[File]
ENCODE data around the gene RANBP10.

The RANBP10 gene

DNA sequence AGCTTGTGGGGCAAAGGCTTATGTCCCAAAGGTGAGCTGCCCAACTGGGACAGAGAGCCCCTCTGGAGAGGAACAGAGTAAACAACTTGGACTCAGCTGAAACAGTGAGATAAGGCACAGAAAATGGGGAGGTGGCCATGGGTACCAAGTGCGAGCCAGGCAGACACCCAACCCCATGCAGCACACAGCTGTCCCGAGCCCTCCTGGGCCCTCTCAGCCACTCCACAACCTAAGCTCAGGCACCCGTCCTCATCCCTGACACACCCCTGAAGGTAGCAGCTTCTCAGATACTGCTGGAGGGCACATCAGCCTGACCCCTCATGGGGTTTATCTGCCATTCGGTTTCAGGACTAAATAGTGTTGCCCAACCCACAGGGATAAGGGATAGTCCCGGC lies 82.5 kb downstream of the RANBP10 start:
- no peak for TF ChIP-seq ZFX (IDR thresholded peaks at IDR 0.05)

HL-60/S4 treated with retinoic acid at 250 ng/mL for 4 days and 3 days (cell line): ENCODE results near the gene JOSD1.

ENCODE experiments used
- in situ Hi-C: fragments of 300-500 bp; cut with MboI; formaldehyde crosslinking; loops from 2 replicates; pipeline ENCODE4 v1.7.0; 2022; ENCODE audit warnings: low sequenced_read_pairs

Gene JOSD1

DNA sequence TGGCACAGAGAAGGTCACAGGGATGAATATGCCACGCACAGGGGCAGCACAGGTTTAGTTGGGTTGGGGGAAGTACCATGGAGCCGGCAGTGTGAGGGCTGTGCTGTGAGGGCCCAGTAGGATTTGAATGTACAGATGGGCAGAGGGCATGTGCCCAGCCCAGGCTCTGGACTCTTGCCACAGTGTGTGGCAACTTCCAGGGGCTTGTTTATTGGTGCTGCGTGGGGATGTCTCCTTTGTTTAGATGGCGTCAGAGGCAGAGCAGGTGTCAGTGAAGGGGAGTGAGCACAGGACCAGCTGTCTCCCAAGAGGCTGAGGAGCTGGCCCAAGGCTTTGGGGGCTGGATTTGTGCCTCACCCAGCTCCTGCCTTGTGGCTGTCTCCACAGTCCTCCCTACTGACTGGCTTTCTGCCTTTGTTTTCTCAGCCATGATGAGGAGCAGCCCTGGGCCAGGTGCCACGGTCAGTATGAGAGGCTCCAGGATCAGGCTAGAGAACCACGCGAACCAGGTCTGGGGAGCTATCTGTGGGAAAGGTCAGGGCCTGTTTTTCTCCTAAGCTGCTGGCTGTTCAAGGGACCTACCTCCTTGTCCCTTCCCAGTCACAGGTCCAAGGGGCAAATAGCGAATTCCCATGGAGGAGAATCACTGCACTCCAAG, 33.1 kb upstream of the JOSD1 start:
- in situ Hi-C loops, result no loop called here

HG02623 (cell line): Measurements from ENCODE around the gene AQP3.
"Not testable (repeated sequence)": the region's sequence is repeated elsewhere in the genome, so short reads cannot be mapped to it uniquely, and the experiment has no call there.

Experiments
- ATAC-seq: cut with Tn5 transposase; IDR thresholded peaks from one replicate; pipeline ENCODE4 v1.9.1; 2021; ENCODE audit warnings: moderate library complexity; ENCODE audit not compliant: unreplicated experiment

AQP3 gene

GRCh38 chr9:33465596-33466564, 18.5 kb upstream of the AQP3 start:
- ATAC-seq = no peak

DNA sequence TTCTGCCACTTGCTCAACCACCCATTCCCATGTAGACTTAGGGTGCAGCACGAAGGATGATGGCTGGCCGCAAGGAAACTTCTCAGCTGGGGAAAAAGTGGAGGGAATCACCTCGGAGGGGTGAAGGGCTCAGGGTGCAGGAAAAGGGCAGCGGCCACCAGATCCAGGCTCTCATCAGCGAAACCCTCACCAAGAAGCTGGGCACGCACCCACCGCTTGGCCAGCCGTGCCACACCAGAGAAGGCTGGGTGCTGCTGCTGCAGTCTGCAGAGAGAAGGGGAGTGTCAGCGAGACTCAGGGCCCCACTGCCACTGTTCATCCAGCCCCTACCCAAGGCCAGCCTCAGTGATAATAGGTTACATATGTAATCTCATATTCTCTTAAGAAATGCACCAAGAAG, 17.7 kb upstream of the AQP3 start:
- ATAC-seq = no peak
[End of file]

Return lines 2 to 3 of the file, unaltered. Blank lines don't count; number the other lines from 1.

The RANBP10 gene

DNA sequence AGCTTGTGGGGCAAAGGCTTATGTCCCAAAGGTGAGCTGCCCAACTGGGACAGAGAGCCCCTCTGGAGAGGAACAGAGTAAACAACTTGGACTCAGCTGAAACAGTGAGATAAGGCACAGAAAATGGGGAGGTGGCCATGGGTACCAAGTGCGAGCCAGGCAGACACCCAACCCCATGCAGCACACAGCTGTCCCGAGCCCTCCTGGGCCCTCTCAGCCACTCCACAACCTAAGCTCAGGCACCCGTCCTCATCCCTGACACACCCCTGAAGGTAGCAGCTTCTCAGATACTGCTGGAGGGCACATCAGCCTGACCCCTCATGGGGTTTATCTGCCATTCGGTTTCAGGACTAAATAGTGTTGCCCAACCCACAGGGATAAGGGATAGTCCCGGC lies 82.5 kb downstream of the RANBP10 start: